Market share of new passenger cars globally in 2020 (country-wise)

Countries Global market share
France, UK, and California 2.5% 



Spain,New York


Ireland, Netherlands, Cape Verde, Denmark,
Iceland, Norway, Singapore, Slovenia, Austria and Costa Rica


China accounted for 31% of new worldwide automobile sales in 2020, with the US (excl. California & New York) accounting for 18%, Japan accounting for 6%, and Germany and India accounting for around 4% of global new car sales in 2020.

Initiatives taken by key players

In November 2021, six automakers (Ford, General Motors, Jaguar/Land Rover, Daimler, Volvo, BYD) pledged to phase out sales of new ICE cars and vans by 2040 worldwide and by 2035 in “leading markets”. General Motors will pivot to battery-powered vehicles by 2035, Mercedes has a target to sell only zero-emission vehicles by 2040, Volvo expects its car lineup to be fully electric by 2030, Ford has introduced an electric F-150 pickup truck and expects 40% of its global vehicle mix to be electric by 2030. BYD, a Chinese automaker, which is selling electric cars in Europe and Jaguar Land rover has also signed the pledge. Toyota, Volkswagen, and the Renault-Nissan-Mitsubishi did not sign the pledge due to challenges in shifting to zero emissions.

Demand for Electric Vehicles is increasing

As of June 2022, every car company is chip supply constrained when the M-o-M car sales were down owing to the supply constraints in the industry and not because of the demand. One-third of inflation can be attributed to the new unused car vehicle pricing because of supply constraints. As per the statistics, 45% of consumers intend to buy a car, increased by 12% points from the 2020 study. Out of that, 52% of car buyers prefer an electric vehicle which includes fully electric, plug-in hybrid and hybrid powertrains. The preference for fully electric cars increased from 7% in 2020 to 20% in 2022.

2021 saw a rise in the sales and introduction of new electric car models

Models of electric vehicles are available in selected developing regions by category (left), with sales and models accessible by area from 2016 to 2021. (right)

Prices remain expensive and model availability is limited.

In developing markets, there aren't many EV models available. Only 90 unique models were offered in 2021 throughout more than 50 country UNEP’s Global E-Mobility Program participants. Throughout emerging Asian markets, there were less than 40 models accessible, while fewer than 20 were available in all of Africa. There were 75 models available in Latin America and the Caribbean, which is somewhat more than there are in the US but significantly lesser than in China and Europe.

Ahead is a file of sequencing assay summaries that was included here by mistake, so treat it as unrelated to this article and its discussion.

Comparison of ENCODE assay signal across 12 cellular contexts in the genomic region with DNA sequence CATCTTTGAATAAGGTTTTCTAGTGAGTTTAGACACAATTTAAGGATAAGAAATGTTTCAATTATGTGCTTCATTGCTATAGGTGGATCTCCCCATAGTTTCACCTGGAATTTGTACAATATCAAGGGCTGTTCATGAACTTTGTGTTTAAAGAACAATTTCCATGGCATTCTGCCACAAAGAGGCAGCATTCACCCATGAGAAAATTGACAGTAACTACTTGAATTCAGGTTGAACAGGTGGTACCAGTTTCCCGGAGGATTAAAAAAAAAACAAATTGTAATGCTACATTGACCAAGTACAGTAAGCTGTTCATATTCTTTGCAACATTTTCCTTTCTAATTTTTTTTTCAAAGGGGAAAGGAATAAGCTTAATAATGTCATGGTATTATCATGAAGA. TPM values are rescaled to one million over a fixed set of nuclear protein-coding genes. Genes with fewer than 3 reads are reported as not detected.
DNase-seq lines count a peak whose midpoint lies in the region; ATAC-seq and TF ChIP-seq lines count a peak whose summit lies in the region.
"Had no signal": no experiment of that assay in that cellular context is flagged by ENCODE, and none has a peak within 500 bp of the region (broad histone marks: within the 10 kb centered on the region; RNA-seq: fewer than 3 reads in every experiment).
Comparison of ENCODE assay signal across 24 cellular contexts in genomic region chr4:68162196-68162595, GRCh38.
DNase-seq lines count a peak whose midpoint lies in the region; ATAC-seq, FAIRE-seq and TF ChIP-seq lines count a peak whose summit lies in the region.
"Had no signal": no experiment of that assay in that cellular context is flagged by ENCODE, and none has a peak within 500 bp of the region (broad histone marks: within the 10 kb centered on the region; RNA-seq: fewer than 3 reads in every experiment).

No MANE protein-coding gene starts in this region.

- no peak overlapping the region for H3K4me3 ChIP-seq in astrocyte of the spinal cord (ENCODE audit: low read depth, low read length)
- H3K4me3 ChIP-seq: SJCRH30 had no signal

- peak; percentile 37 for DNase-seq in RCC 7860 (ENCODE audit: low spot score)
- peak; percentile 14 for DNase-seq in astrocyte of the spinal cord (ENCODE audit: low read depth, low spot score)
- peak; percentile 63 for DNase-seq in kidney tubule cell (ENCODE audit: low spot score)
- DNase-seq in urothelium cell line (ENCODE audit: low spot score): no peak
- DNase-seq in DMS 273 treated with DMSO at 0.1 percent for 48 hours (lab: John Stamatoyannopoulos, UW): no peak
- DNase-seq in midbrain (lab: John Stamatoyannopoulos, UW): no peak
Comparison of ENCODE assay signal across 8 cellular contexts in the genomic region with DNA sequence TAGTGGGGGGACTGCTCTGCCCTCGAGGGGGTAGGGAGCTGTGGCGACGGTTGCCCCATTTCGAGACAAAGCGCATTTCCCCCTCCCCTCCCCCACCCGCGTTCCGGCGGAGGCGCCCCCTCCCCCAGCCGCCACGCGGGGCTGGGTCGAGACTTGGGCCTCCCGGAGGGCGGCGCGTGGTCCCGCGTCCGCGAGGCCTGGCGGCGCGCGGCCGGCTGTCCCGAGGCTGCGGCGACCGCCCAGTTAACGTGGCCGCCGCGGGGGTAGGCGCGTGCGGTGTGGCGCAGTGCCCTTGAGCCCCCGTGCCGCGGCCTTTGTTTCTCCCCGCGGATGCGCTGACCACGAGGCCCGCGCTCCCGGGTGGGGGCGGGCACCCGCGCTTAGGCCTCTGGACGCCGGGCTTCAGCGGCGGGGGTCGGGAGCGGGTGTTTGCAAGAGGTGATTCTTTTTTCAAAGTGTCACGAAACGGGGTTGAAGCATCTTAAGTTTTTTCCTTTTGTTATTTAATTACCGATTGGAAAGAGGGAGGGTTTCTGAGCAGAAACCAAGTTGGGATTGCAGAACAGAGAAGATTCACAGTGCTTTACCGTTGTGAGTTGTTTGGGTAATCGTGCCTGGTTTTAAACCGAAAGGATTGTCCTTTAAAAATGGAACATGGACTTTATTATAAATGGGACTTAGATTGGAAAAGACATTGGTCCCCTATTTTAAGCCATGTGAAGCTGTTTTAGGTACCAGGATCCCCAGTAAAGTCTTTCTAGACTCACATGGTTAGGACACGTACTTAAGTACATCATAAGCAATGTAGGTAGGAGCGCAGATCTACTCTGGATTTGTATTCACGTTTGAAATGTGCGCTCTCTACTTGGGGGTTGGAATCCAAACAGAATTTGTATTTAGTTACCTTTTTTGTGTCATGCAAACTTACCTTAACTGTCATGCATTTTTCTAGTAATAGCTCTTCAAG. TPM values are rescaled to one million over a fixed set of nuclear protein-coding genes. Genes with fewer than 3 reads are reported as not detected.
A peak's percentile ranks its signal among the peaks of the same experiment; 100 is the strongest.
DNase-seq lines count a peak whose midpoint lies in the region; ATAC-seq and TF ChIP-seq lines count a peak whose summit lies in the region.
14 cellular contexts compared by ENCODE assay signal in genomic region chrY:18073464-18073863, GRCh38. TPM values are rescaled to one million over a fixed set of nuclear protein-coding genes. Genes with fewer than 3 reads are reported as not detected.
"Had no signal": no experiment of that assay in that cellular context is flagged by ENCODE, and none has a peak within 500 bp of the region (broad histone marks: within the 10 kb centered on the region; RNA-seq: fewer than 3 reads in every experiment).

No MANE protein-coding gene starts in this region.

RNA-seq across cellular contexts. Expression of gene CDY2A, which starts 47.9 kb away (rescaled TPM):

In emerging markets, it is more common for the bigger or more costly versions to be offered. Despite significant differences in purchasing power, big vehicles and SUVs made up two-thirds of the models offered across the GEF programmed nations in 2021, which is comparable to Europe and the US. The most popular EV model in India was Tata's Nexon BEV SUV, which accounted for two-thirds of all EV sales. Most other options were also SUVs. In South Africa, luxury brands account for three-quarters of the electric vehicle possibilities. Similar findings may be made about emerging and developing economies generally.

Prior to automakers being able to provide less expensive, mass-market choices, high-end vehicles also predominated key EV markets for many years, including those in China, Europe, and the United States.

Even though a few tiny electric car models are already accessible, the costs are still prohibitive for customers in emerging markets. As a result, only a small portion of customers from high income categories can afford EVs, which restricts their adoption on a wide scale. Slower market adoption in emerging nations is also partly a result of a lack of widely available charging infrastructure and a lackluster regulatory effort.


ICE will survive for a longer period i.e., 2040-2050 than forecasted period of 2030-2040. The Electric vehicle growth is more dependent on supply chain growth than production capacity or demand given the fact that the Governments are supporting investment in supply chains. Internal combustion Engine is currently undervalued because it has a longer life, low capex as well as large free cash flow. Going ahead, significant competition in the Electric vehicle space will be coming as an investment of USD 515 Billion is expected to come until 2025.